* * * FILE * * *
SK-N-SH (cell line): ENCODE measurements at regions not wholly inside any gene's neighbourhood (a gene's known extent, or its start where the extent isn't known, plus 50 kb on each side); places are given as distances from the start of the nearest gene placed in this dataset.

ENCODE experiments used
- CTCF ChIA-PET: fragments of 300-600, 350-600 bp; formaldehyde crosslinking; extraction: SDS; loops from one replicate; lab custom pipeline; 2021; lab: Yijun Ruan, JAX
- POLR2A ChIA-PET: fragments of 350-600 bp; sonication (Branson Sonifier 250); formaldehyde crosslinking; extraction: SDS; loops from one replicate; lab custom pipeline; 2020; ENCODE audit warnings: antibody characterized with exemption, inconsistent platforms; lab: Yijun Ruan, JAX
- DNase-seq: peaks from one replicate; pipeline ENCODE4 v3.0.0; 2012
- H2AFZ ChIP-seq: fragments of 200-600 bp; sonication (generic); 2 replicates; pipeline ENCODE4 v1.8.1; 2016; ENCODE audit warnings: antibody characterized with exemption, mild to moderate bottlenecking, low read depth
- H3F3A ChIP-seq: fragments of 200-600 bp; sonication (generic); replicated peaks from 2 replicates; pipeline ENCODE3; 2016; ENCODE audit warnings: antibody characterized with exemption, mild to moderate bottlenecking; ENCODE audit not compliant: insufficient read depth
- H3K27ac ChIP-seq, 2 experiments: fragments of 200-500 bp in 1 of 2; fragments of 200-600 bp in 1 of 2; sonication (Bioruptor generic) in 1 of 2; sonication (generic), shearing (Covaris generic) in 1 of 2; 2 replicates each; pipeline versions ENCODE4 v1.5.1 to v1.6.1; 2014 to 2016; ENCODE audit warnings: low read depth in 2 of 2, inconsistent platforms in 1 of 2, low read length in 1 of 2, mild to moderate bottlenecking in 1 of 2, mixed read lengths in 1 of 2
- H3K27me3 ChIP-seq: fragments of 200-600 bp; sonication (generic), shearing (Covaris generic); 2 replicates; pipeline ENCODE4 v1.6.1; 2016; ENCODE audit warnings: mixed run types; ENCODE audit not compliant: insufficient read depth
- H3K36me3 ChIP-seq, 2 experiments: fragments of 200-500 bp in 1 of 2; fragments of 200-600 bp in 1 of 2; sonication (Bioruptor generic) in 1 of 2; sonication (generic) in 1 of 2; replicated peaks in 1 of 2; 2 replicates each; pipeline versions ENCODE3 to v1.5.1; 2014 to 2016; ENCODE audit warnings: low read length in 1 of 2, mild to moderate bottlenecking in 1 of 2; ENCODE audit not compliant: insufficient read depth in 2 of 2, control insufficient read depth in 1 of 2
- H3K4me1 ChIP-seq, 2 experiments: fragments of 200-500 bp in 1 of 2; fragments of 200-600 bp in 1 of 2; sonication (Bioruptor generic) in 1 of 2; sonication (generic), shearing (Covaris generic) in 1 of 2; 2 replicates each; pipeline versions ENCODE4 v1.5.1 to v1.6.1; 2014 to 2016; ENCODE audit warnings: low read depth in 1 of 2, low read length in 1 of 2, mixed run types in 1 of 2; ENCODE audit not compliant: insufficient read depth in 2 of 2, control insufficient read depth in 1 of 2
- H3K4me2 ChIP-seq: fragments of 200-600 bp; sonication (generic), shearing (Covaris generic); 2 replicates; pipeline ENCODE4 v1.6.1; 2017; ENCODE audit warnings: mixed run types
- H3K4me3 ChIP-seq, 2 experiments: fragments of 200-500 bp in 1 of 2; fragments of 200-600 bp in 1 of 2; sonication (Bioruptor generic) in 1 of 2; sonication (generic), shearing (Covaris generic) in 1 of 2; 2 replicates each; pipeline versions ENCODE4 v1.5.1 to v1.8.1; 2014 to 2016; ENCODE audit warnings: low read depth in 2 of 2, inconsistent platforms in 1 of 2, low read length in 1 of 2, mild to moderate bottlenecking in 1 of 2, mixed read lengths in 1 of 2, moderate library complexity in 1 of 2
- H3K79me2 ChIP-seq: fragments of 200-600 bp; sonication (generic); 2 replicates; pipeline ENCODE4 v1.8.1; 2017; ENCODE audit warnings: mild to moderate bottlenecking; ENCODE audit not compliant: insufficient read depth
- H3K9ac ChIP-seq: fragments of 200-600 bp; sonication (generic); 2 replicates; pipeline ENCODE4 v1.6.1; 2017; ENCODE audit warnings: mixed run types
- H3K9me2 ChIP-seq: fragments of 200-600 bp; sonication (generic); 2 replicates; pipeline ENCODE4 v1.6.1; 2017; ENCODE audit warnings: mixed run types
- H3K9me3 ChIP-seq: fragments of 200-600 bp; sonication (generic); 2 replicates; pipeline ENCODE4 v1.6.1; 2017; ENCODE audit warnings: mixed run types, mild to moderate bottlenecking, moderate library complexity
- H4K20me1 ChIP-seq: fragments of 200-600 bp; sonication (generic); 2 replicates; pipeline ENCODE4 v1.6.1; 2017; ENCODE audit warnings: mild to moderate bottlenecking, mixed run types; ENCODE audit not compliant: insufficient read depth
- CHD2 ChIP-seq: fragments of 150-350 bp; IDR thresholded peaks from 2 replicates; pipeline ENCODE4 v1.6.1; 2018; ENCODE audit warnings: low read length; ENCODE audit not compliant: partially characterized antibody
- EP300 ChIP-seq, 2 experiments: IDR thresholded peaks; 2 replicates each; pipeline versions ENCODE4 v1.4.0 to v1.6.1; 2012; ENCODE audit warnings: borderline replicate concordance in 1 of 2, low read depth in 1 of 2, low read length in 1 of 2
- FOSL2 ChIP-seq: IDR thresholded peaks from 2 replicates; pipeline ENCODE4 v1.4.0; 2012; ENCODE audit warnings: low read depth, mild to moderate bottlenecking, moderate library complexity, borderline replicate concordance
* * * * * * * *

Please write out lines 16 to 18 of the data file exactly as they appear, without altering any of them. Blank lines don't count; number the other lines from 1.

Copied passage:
- H3K9me2 ChIP-seq: fragments of 200-600 bp; sonication (generic); 2 replicates; pipeline ENCODE4 v1.6.1; 2017; ENCODE audit warnings: mixed run types
- H3K9me3 ChIP-seq: fragments of 200-600 bp; sonication (generic); 2 replicates; pipeline ENCODE4 v1.6.1; 2017; ENCODE audit warnings: mixed run types, mild to moderate bottlenecking, moderate library complexity
- H4K20me1 ChIP-seq: fragments of 200-600 bp; sonication (generic); 2 replicates; pipeline ENCODE4 v1.6.1; 2017; ENCODE audit warnings: mild to moderate bottlenecking, mixed run types; ENCODE audit not compliant: insufficient read depth